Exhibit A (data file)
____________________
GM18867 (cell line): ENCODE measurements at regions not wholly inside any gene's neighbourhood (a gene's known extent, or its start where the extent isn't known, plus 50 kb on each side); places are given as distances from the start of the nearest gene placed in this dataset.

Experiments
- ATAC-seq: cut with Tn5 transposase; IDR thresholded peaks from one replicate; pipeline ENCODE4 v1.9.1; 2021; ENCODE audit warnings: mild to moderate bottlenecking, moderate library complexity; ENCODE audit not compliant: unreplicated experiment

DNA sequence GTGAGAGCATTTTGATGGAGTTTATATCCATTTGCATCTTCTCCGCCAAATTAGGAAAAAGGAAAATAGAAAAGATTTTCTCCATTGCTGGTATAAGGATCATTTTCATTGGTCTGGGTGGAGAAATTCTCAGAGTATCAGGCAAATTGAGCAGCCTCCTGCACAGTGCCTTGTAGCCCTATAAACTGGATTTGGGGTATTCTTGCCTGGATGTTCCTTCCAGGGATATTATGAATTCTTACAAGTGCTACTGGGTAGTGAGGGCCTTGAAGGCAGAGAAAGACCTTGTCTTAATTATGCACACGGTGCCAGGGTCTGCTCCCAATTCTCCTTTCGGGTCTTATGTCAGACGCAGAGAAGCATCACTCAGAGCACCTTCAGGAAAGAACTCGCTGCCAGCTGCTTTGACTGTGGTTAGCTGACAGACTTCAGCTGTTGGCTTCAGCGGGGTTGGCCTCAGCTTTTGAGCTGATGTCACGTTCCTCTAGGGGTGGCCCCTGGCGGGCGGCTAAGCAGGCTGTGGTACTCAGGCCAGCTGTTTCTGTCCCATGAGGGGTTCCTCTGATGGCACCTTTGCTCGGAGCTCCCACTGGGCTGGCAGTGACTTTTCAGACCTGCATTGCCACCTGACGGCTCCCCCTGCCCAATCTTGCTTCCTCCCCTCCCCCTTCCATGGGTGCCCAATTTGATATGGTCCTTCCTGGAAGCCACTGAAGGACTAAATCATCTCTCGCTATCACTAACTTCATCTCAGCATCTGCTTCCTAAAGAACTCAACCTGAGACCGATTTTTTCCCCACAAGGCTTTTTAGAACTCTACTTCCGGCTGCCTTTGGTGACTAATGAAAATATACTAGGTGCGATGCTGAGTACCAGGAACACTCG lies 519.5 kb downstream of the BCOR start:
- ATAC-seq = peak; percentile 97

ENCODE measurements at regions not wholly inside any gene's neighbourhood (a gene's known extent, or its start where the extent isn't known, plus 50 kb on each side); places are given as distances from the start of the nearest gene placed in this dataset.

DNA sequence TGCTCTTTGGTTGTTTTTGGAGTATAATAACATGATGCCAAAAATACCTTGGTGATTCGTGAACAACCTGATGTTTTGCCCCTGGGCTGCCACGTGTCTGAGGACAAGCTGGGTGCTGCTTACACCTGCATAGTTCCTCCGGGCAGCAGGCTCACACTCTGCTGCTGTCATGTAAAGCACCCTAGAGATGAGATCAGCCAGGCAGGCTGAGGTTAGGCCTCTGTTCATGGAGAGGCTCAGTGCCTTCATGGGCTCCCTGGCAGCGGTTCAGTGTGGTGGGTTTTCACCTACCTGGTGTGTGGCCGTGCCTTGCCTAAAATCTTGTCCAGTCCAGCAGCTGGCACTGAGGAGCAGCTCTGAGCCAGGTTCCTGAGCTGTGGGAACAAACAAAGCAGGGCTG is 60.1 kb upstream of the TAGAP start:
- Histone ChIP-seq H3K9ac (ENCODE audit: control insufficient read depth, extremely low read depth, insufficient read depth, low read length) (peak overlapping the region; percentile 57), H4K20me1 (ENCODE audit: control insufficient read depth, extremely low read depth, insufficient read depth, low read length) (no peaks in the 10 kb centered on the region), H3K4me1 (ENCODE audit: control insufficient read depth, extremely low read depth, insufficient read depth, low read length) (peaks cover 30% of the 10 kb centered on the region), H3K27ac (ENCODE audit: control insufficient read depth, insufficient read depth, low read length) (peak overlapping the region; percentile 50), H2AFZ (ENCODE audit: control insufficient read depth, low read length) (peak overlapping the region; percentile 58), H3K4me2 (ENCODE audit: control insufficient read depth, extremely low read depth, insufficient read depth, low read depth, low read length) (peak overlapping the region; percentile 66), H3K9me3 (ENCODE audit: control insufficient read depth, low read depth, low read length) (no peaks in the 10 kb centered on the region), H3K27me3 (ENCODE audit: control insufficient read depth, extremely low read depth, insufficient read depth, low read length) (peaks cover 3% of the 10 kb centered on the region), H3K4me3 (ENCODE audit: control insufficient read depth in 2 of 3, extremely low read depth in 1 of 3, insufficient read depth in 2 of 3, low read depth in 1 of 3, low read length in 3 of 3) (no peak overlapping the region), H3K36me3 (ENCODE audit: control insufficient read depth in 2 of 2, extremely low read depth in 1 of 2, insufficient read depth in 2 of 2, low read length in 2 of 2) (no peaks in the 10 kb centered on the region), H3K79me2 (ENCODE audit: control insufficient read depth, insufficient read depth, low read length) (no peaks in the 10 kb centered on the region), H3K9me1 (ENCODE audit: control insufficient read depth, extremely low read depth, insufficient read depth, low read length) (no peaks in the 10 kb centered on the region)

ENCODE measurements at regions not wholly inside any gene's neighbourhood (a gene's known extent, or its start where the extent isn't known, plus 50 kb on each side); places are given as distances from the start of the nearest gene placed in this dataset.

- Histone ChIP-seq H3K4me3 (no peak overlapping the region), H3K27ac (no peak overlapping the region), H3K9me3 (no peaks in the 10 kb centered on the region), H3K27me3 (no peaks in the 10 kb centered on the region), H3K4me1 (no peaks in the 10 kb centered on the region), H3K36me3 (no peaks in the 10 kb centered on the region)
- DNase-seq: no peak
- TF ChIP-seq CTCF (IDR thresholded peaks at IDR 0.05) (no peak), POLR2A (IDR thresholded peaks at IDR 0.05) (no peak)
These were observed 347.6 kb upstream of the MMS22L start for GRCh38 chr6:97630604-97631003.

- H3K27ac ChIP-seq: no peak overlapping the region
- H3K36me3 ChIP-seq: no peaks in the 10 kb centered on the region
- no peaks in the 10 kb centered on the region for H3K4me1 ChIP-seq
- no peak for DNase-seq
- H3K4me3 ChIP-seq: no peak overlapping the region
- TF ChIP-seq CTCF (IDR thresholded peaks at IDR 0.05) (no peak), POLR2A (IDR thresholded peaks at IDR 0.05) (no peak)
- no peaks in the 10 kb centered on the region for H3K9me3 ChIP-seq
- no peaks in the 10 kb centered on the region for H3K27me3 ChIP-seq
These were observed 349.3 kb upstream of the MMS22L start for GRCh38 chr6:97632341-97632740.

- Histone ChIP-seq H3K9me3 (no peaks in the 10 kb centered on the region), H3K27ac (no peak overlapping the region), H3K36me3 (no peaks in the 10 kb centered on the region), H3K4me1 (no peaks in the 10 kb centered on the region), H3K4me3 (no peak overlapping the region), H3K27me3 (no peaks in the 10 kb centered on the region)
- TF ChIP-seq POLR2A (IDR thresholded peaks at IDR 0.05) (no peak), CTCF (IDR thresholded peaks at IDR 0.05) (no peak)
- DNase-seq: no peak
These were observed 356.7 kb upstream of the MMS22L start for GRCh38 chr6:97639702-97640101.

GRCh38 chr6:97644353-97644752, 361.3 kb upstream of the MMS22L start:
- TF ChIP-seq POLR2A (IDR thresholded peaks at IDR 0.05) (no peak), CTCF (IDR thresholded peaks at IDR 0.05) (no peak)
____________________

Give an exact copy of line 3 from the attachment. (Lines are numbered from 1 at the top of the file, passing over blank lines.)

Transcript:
- ATAC-seq: cut with Tn5 transposase; IDR thresholded peaks from one replicate; pipeline ENCODE4 v1.9.1; 2021; ENCODE audit warnings: mild to moderate bottlenecking, moderate library complexity; ENCODE audit not compliant: unreplicated experiment